Trevor Ringland, chairman of the One Small Step Campaign, discusses
how a Shared Future could be born from an imperfect political deal:
The articles in last month’s SCOPE on a Shared Future were somewhat
depressing. They represent on the one hand the regurgitation of a
particular political position and, on the other, an expectation that
seems to me to go well beyond what politicians can deliver if they are
to maintain electoral support in the still tribal voting system.
The political deal worked out between the DUP and Sinn Fein was
truly historic, if not ideal. It had all the similarities of a marriage
of convenience, and like such marriages, love, understanding, respect
and trust are in short supply.
But is this a surprise? Could we ever have expected a set of cosy
relationships between these longtime political opponents to develop
overnight? Is it not the case that for the foreseeable future we shall
just have to accept that we will be administered on the basis of the
lowest possible political denominator?
The actions of Executive members so far suggest that we can expect a
series of policy decisions taken unilaterally without any collective
consideration evident. A decision on the Irish language was taken
apparently without any collective agreement or even, perhaps,
discussion. A decision on funding for groups related to the UDA was
also taken without consensus and indeed amid a public spat between
ministers. No collective responsibility here then.
While the current reality may be depressing for many and given that
it might continue for some time to come, what are the chances of a
Shared Future, however defined, succeeding?
Accepting the current political settlement, warts and all, still
provides the best landscape for moving beyond conflict towards a
society that has more to share than to divide. But it does require a
level of political maturity which so far is in short supply apart from
the obvious steps taken by Ian Paisley and Martin McGuinness to display
harmony while all around them appear at loggerheads.
I was never under the illusion that we would move rapidly onto a
cosy Shared Future following devolution, but I had expected the new
Executive to set an example on the conduct of debate on the issues that
divide. The big test of its collective resolve will be the content of
its first Programme for Government. If that document does not define
and embrace a Shared Future agenda, then the chances of a rapid
movement towards full peace and reconciliation will be limited.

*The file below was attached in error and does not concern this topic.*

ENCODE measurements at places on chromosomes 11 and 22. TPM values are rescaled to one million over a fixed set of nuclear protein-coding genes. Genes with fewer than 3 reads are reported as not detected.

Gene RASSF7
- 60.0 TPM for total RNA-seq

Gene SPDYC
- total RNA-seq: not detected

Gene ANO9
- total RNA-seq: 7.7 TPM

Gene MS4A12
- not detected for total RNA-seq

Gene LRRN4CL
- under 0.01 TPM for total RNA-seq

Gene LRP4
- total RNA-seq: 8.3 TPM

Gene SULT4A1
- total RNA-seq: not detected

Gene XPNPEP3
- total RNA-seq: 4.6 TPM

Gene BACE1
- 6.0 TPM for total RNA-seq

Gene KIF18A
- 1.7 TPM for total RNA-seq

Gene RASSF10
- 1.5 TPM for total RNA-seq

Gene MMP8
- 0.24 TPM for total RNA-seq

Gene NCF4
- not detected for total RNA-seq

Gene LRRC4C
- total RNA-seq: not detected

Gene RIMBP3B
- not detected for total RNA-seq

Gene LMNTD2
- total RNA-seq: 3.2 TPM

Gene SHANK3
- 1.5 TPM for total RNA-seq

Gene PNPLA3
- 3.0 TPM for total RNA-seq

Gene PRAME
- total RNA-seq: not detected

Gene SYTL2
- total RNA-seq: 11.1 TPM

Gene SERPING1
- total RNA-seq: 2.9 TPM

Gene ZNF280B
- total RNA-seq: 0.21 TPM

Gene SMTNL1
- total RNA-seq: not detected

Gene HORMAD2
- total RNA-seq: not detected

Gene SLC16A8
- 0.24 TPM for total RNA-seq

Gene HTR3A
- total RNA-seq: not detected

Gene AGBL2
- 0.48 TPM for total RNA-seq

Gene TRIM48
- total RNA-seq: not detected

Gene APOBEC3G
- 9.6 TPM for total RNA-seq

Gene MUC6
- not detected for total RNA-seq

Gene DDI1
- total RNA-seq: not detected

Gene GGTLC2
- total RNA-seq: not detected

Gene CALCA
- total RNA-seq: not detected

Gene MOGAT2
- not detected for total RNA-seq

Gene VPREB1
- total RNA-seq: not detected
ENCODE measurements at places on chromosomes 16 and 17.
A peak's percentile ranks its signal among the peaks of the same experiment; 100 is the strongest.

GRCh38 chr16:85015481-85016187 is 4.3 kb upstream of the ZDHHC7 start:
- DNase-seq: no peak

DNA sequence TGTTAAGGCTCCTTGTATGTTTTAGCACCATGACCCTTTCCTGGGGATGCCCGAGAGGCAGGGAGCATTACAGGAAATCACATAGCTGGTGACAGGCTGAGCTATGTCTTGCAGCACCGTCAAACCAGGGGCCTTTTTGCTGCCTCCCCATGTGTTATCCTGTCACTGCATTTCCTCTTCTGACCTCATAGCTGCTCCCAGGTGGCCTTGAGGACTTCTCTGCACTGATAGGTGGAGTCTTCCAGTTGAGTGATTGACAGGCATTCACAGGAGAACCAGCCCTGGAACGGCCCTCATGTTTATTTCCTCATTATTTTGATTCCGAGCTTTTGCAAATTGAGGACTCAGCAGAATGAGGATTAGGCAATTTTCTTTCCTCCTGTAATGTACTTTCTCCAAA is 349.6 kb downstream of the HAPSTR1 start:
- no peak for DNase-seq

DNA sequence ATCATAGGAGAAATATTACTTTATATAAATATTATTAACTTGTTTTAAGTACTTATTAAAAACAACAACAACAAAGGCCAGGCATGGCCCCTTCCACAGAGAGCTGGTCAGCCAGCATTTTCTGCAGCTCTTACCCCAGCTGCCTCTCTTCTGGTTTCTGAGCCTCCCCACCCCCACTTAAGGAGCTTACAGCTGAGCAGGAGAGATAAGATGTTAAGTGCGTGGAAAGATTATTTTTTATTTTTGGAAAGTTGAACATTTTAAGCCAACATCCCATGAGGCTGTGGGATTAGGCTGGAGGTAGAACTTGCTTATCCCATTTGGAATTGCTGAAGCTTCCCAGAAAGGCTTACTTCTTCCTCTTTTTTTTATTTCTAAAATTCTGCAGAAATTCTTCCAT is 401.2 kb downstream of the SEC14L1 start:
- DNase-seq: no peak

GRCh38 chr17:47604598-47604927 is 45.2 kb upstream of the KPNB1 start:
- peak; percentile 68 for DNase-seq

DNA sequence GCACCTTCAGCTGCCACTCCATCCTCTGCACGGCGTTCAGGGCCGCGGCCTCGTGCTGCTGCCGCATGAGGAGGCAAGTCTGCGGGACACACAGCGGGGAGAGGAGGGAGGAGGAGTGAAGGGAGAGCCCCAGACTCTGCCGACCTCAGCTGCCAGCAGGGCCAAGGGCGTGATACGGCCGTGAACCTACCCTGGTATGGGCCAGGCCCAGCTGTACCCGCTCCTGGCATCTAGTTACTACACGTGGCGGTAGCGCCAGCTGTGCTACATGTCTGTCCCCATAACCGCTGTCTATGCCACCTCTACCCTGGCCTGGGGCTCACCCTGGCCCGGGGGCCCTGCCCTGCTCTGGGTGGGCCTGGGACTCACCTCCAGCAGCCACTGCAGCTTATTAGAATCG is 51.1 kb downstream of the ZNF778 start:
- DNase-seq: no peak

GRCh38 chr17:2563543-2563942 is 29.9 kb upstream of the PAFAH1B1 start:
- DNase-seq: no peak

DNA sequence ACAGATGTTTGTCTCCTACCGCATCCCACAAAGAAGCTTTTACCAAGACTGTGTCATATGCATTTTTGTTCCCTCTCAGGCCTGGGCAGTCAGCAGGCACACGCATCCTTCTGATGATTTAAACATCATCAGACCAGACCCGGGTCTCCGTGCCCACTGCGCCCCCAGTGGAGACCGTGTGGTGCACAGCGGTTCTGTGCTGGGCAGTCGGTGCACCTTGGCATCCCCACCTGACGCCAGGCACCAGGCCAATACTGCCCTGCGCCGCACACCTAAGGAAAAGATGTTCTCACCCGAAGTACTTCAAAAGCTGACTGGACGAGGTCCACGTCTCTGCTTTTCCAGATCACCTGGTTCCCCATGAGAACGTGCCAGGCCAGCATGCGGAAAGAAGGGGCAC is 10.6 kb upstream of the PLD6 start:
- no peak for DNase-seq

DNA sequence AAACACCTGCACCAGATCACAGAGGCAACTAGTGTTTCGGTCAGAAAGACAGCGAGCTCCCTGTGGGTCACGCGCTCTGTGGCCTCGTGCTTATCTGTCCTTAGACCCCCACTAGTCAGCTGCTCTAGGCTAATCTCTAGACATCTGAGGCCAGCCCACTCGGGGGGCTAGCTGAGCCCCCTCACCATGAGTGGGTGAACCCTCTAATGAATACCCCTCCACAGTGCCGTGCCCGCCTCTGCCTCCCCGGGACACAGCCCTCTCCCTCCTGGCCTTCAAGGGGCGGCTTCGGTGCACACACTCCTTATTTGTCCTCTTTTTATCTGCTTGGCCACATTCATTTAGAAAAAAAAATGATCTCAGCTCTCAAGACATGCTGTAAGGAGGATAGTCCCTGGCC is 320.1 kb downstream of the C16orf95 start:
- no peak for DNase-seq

But we do not have to rely only on politicians to shape our future.
Everyone has a responsibility to play their part. There is a corporate
responsibility for areas like business, the churches, the trades unions
and the voluntary sector to question whether they are doing enough to
apply pressure on our politicians to develop a Shared Future, as well
as examining their own role in creating a new society here. And
individuals must play their part by considering and taking small steps
in their own lives to overcome division and build relationships.
I was particularly interested in the editorial in last month’s SCOPE
about the role of the voluntary sector in the light of the research
last year on behalf of NICVA which contended that most voluntary
organisations did not address reconciliation in their work and took
limited steps to ensure representation of the different communities in
their areas. Politicians respond to popular opinion and it is up to
civic society to give them the incentive to change.
I also acknowledge the need to tackle the issue of so called
peace-lines which remain as an enduring monument to our divided
society. There is no easy answer to the very real fears that
communities still harbour. But difficult as it will be, there needs to
be a concerted effort by the public sector to help those communities
come to terms with a future without walls.
This requires the full involvement of community organisations trying
to shape the terms and conditions necessary for change, whether it is
building capacity for dialogue, physical development or policing
measures. In this the new Executive must lead and set an example by
giving the removal of peace-lines a clear priority in the Programme for
The current political arrangements may not be ideal but the
departure that their establishment represented from the previously held
positions of our political leaders do demonstrate that very big steps
as well as small steps are possible.
If Ian Paisley and Martin McGuiness can put aside old enmities to
cooperate on matters of the interest to society as a whole, we know
that we are living in an era of positive change when even the
unthinkable is possible. Each and every individual in Northern Ireland
should grasp the opportunity that the new political era presents to
build a better, more shared future.